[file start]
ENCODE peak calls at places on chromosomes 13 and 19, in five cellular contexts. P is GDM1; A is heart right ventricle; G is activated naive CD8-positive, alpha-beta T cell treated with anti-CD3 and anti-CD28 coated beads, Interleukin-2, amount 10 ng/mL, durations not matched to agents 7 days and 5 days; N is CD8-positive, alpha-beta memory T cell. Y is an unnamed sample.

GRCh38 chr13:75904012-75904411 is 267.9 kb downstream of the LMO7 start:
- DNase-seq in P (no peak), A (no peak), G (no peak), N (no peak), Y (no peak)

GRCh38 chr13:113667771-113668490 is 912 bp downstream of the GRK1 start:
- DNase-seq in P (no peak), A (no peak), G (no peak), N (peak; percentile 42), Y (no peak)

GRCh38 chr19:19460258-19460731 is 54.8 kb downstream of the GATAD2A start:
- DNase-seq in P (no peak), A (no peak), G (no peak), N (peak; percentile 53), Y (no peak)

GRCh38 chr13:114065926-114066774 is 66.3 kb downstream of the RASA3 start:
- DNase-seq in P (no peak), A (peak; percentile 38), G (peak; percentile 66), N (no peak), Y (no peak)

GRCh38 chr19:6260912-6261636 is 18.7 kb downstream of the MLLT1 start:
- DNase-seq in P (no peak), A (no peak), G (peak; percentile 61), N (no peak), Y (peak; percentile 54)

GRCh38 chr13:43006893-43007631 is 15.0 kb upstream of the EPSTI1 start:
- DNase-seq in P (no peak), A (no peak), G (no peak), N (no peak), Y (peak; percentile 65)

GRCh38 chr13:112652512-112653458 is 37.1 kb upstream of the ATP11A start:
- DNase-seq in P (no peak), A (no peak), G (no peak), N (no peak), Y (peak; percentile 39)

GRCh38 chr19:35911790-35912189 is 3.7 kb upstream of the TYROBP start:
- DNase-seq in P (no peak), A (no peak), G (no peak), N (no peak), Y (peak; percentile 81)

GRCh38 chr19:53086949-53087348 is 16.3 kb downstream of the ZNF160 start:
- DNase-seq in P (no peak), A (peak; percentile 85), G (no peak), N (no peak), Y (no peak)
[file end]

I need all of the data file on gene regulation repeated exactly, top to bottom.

ENCODE peak calls at places on chromosomes 13 and 19, in five cellular contexts. P is GDM1; A is heart right ventricle; G is activated naive CD8-positive, alpha-beta T cell treated with anti-CD3 and anti-CD28 coated beads, Interleukin-2, amount 10 ng/mL, durations not matched to agents 7 days and 5 days; N is CD8-positive, alpha-beta memory T cell. Y is an unnamed sample.

GRCh38 chr13:75904012-75904411 is 267.9 kb downstream of the LMO7 start:
- DNase-seq in P (no peak), A (no peak), G (no peak), N (no peak), Y (no peak)

GRCh38 chr13:113667771-113668490 is 912 bp downstream of the GRK1 start:
- DNase-seq in P (no peak), A (no peak), G (no peak), N (peak; percentile 42), Y (no peak)

GRCh38 chr19:19460258-19460731 is 54.8 kb downstream of the GATAD2A start:
- DNase-seq in P (no peak), A (no peak), G (no peak), N (peak; percentile 53), Y (no peak)

GRCh38 chr13:114065926-114066774 is 66.3 kb downstream of the RASA3 start:
- DNase-seq in P (no peak), A (peak; percentile 38), G (peak; percentile 66), N (no peak), Y (no peak)

GRCh38 chr19:6260912-6261636 is 18.7 kb downstream of the MLLT1 start:
- DNase-seq in P (no peak), A (no peak), G (peak; percentile 61), N (no peak), Y (peak; percentile 54)

GRCh38 chr13:43006893-43007631 is 15.0 kb upstream of the EPSTI1 start:
- DNase-seq in P (no peak), A (no peak), G (no peak), N (no peak), Y (peak; percentile 65)

GRCh38 chr13:112652512-112653458 is 37.1 kb upstream of the ATP11A start:
- DNase-seq in P (no peak), A (no peak), G (no peak), N (no peak), Y (peak; percentile 39)

GRCh38 chr19:35911790-35912189 is 3.7 kb upstream of the TYROBP start:
- DNase-seq in P (no peak), A (no peak), G (no peak), N (no peak), Y (peak; percentile 81)

GRCh38 chr19:53086949-53087348 is 16.3 kb downstream of the ZNF160 start:
- DNase-seq in P (no peak), A (peak; percentile 85), G (no peak), N (no peak), Y (no peak)